Lung expert’s mould health warning as wet weather lashes coast
A lung expert from the Institute for Respiratory Health is warning those with asthma, allergies, or other breathing conditions to be aware of a hidden killer lurking in their homes that could be unleashed by the rain that has drenched the east coast.
Associate Professor Yuben Moodley said the extreme wet weather could provide the perfect conditions for mould to grow and is concerned about the serious health issues it could bring.
Mould is part of a group of very common organisms called fungi that also include mushrooms and yeast. It’s present virtually everywhere, both indoors and outdoors.
Mould may grow indoors in wet or moist areas that lack adequate ventilation, including walls/ wallpaper, ceilings, bathroom tiles, carpets, insulation material and wood. If moisture accumulates mould growth will often occur on indoor surfaces. Many different types of mould exist and they all have the potential to cause health problems.
“Mould becomes a health issue not because it’s sitting there but because there’s “food” in people’s homes and that food is moisture,” said Associate Professor Moodley.
“As soon as you have high levels of water vapour, and there’s 70 per cent relative humidity for two days, mould spores are going to utilise that liquid source and start growing (and) infiltrating the surface area … then releasing chemicals that cause serious adverse health effects,” he said.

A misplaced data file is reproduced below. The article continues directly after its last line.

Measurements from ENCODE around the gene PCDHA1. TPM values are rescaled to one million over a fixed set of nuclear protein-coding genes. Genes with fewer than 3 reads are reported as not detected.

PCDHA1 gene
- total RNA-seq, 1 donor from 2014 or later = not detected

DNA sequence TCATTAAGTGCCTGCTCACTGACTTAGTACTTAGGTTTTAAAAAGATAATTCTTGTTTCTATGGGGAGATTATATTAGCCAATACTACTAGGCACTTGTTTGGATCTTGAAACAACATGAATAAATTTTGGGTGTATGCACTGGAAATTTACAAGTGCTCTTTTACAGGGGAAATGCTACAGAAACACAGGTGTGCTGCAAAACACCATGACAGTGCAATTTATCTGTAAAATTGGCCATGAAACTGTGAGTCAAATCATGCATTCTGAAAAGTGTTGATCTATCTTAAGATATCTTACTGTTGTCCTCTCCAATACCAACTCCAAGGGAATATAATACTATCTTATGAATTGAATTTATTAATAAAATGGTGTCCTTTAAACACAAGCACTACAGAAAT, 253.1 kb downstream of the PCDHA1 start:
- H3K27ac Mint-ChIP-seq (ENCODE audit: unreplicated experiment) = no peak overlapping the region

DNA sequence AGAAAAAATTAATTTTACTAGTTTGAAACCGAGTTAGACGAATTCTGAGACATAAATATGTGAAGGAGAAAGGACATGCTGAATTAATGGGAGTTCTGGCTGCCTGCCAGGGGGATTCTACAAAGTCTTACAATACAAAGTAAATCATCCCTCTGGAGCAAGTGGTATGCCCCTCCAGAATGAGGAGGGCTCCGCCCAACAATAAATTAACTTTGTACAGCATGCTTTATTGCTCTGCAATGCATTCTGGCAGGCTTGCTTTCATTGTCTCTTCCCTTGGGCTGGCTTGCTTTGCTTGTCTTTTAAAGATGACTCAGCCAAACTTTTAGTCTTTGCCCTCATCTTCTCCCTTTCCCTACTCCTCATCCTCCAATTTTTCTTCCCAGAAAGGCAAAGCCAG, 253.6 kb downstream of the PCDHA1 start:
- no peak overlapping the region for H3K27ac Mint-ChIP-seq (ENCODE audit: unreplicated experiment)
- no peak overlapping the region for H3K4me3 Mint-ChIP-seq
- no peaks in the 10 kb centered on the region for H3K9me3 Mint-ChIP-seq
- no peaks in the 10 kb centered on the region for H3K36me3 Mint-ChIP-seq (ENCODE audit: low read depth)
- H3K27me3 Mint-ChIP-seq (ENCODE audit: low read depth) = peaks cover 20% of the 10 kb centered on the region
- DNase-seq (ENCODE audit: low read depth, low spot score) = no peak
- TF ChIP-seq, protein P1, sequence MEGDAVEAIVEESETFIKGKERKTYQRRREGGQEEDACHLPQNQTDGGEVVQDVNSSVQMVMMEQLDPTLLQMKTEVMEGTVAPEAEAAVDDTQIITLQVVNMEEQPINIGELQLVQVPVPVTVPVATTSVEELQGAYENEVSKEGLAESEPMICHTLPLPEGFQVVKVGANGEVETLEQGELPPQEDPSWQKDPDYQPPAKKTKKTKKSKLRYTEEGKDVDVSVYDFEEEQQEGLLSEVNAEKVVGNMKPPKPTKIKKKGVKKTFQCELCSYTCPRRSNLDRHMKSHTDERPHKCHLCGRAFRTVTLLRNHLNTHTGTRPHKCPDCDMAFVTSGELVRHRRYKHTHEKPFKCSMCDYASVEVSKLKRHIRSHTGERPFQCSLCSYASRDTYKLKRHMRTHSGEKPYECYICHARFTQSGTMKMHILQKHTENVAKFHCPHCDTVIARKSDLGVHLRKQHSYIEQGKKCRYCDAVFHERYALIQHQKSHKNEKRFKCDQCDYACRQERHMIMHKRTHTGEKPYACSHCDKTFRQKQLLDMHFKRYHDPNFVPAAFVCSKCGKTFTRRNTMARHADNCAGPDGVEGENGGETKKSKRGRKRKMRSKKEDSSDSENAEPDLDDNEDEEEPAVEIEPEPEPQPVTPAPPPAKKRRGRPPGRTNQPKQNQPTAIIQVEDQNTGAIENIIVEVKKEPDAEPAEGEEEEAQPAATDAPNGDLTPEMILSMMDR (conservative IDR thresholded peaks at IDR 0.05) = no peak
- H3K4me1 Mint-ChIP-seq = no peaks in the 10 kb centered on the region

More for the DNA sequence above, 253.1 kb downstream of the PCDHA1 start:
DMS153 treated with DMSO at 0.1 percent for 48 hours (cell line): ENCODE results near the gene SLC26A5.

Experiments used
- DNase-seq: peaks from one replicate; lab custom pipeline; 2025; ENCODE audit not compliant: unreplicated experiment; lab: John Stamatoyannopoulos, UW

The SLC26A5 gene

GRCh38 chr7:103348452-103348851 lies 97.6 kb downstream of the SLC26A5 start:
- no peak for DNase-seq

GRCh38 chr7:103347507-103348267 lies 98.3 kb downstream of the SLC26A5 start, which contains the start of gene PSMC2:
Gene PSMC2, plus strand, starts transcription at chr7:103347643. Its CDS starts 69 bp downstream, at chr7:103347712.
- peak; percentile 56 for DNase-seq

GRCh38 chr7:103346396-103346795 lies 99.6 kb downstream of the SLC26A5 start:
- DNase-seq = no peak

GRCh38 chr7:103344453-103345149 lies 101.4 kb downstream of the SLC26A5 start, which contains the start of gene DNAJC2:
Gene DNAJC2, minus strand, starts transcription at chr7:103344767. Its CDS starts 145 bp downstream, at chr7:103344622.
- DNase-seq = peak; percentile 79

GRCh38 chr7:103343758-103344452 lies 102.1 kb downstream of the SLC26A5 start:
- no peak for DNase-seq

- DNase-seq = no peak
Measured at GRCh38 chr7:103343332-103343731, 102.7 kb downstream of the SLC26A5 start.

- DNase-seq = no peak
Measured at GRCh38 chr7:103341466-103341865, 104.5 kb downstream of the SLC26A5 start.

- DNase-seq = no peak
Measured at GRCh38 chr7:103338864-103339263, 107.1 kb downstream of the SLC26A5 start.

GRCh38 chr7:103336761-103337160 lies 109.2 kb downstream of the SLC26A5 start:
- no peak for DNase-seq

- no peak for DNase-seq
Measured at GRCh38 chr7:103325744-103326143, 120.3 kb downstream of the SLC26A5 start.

Health effects of mould exposure include a runny or blocked nose, irritation of the eyes and skin and sometimes wheezing. For people with asthma, inhaling mould spores may cause an asthma attack. Very rarely, people may develop a severe mould infection, usually in the lungs. It is important to note that most people will not experience any health problems from coming into contact with mould.
Associate Professor Moodley said, “With such extreme wet conditions residents should look at getting mould specialists in to assess the situation in their homes. But as they might be booked out for a while residents could tackle the mould by checking to see if it’s grown on soft furnishings like cushions and clothes and throw these out if it has.
“If fungi appears on windows, or plastic, vacuum it down before wiping it down with a microfibre cloth. Also refer to guidelines from the Department of Health.”